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Andrew Reinbach

Andrew Reinbach

Posted: September 27, 2010 12:10 AM

A town in upstate New York is trying to force a local Muslim religious community to dig up a small cemetery on its property and never bury anyone there again because it says it's illegal.

"What we would not want is an unauthorized cemetery," says Bob McCarthy, town supervisor of the Delaware County town of Sidney, population 5,993. "We're taking care of a bunch of cemeteries, and they just came in and buried the bodies, and didn't go through...there's no funding there, it's not a standard kind of deal, and it's going to become a liability to the town."

So what steps have the Muslims skipped? "I don't know what the exact law is," he says.

Which is the problem; because whether or not the town government likes it, there are no laws in Sidney -- or New York state, for that matter -- covering cemeteries on private land -- religious cemeteries included. Plus, the town approved the cemetery in 2005.

In any event, the cemetery, in the tiny hamlet of Sidney Center, was never a secret -- and couldn't have been: When the first body arrived in November, 2009, it had a 3-car escort from the Passaic, New Jersey Police Department, which necessarily told local authorities it was arriving.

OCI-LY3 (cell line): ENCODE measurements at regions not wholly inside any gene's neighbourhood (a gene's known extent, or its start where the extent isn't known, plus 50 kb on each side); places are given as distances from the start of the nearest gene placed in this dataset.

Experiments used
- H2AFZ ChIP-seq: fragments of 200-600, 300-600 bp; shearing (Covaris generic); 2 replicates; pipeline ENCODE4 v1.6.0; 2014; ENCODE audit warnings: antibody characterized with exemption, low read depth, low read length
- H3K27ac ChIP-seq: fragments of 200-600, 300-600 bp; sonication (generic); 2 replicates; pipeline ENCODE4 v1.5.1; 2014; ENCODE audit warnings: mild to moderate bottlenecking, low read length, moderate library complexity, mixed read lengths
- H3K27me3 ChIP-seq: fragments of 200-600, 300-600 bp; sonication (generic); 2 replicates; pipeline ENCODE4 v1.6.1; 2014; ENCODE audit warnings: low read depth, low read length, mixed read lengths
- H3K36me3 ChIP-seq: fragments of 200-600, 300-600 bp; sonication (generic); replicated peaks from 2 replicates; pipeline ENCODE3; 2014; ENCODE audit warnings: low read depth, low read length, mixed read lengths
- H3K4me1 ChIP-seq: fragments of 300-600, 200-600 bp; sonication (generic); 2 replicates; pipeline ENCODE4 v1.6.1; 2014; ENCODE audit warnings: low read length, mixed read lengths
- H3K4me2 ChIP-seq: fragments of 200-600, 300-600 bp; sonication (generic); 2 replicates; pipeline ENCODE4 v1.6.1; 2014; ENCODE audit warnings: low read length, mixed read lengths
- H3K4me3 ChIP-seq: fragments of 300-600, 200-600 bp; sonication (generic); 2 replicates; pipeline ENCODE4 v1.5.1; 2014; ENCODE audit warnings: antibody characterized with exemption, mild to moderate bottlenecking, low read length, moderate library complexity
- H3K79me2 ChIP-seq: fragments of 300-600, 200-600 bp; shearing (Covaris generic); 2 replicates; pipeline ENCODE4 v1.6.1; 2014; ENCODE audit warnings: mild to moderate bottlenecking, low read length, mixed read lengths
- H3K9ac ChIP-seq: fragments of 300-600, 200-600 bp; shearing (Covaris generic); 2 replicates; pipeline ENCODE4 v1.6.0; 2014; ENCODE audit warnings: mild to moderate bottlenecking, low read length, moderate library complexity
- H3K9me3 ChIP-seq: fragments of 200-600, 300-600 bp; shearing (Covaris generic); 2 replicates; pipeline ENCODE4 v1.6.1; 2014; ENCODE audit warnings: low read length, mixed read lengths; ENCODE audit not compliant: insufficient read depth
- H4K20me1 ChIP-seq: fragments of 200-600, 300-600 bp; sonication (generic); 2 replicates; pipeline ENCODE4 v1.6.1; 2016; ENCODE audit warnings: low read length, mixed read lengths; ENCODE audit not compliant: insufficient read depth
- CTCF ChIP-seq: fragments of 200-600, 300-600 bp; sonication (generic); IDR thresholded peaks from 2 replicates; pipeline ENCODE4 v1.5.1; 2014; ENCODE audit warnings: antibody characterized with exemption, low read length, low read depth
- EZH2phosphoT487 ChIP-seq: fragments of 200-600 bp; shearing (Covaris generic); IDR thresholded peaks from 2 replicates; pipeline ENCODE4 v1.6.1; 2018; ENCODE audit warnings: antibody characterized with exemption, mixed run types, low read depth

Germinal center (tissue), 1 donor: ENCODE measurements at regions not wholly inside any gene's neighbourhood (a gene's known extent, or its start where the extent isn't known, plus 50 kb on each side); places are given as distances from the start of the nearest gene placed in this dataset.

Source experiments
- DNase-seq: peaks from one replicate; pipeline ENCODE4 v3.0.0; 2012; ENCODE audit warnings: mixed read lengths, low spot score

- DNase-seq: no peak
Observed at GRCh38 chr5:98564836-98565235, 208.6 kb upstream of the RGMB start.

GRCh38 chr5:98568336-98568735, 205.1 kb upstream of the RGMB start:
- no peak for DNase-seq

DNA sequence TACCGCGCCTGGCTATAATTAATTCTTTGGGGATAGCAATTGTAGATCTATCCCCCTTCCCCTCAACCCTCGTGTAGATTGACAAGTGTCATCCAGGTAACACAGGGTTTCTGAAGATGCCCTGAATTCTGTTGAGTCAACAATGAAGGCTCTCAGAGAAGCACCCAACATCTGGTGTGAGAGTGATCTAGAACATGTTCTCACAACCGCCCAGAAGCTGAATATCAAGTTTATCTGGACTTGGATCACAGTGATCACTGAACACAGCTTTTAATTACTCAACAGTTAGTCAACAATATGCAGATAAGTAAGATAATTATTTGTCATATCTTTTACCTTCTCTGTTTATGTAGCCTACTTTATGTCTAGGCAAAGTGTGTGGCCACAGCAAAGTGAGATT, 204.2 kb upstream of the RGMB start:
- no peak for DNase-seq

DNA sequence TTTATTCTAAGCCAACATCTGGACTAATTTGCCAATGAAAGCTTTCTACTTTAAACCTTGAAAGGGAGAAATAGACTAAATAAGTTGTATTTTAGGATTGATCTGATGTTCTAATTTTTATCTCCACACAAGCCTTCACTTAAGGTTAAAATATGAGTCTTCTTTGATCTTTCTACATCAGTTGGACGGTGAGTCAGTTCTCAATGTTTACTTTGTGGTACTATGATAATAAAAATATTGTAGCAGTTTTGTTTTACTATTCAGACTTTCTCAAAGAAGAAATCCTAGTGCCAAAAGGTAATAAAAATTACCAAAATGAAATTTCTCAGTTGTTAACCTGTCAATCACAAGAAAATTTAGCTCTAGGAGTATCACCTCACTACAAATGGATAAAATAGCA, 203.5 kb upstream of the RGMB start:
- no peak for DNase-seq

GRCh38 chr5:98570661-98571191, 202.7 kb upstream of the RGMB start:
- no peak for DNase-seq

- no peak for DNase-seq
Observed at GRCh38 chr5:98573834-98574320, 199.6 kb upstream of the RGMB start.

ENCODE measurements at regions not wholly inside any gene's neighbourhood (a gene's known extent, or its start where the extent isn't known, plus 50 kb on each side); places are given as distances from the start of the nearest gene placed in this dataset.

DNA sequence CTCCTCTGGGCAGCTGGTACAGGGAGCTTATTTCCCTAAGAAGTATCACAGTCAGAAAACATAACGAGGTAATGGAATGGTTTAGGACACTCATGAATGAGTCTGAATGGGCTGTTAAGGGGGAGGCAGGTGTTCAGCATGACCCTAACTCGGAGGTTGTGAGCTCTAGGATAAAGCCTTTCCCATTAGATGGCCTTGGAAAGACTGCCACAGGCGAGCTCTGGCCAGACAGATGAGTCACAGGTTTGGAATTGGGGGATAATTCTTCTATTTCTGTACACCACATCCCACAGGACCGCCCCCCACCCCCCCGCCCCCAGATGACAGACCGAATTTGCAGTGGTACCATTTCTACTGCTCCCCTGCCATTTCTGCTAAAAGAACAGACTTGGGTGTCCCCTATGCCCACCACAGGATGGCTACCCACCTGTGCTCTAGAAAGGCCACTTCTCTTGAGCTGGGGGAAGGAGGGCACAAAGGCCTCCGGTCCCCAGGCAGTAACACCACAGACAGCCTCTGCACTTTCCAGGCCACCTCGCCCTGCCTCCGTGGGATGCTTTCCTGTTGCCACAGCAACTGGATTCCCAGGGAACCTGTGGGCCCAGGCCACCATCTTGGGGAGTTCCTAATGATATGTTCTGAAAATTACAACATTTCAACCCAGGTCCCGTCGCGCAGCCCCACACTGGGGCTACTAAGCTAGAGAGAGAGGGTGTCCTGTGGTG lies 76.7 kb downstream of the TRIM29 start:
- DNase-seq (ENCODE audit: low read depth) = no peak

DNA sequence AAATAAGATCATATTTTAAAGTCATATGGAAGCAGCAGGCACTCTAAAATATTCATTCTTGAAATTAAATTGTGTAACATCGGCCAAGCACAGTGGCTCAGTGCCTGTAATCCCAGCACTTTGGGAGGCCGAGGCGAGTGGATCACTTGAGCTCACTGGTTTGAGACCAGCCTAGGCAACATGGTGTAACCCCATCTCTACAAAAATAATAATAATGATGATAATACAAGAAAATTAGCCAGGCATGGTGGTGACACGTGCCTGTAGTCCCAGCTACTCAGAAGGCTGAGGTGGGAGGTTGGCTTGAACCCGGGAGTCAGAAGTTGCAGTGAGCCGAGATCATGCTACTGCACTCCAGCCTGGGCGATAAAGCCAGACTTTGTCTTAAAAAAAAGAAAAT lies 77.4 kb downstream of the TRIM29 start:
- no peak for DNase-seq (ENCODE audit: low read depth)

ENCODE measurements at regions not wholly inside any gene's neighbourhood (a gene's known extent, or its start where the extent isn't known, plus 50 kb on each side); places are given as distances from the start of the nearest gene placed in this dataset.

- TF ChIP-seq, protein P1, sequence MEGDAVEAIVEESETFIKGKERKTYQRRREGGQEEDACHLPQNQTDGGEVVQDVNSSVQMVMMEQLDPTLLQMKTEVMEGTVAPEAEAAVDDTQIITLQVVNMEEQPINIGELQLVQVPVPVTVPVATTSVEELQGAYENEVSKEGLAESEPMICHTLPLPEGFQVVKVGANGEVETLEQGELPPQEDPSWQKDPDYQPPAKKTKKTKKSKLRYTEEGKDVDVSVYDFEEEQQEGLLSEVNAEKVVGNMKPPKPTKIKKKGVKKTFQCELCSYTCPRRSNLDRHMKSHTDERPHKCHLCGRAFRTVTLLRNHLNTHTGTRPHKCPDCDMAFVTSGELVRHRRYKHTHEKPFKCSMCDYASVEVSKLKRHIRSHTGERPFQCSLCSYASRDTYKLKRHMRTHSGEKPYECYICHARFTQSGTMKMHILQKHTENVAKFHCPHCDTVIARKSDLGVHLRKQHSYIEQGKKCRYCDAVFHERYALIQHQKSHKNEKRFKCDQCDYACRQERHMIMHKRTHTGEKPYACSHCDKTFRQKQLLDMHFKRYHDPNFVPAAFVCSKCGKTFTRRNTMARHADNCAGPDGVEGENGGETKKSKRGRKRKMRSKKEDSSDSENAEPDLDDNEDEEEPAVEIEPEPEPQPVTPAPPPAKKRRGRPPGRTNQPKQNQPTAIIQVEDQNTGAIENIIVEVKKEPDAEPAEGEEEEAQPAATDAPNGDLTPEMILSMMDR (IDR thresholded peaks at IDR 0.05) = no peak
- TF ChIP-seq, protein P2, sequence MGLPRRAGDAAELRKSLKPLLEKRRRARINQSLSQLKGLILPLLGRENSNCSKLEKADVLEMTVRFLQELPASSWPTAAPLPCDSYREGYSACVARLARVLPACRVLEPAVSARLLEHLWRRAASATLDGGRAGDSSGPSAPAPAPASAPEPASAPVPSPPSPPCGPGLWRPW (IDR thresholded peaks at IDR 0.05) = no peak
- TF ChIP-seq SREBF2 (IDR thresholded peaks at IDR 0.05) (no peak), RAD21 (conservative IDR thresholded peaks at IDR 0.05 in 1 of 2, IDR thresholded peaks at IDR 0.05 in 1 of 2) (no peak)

And there's certainly nothing illegal about it as far as the State Troopers are concerned. "We looked into the cemetery and it was determined what they were doing is lawful," says Captain James Barnes of the New York State Police, Troop "C," based in Sidney.

This apparently isn't stopping the town board. Town attorney Joseph Ermeti wouldn't speak with us, but two other town officers indicated that in the absence of specific laws forbidding the cemetery, the town may try for a court order to force the Muslims to dig up the graves, based on a New York law against cemeteries on mortgaged land -- a technicality that covers the Muslim site, sitting in a hillside glade no larger than a Manhattan studio apartment.

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Shaykh Abdul Kerim al-Kibrisi, leader of the Sufi group -- called Osmanlı Nakş-ı'bendi Hakkani Dergahı -- says he just discovered the problem himself, and is correcting it -- his options being to either subdivide the property to exclude the cemetery, or to pay off the mortgage, which is under $200,000.

In any event, whether a lawyer could convince a court that a 650-square foot cemetery on mortgaged property so offends the dignity of the law that it merits digging up bodies is the sort of fine distinction only lawyer could love. Likewise, there's the question of whether taking such a course is wise, since the town's actions could attract all sorts of unwelcome attention -- and possible civil rights lawsuits.

"Islamophobia is something we're definitely aware of," says James Mulvany, Deputy Commissioner of the New York Division of Human Rights.

Some interested parties are certainly looking at the religious bias angle -- in part because the board took its first official steps in July, just as the so-called "Terror Mosque" controversy was making headlines.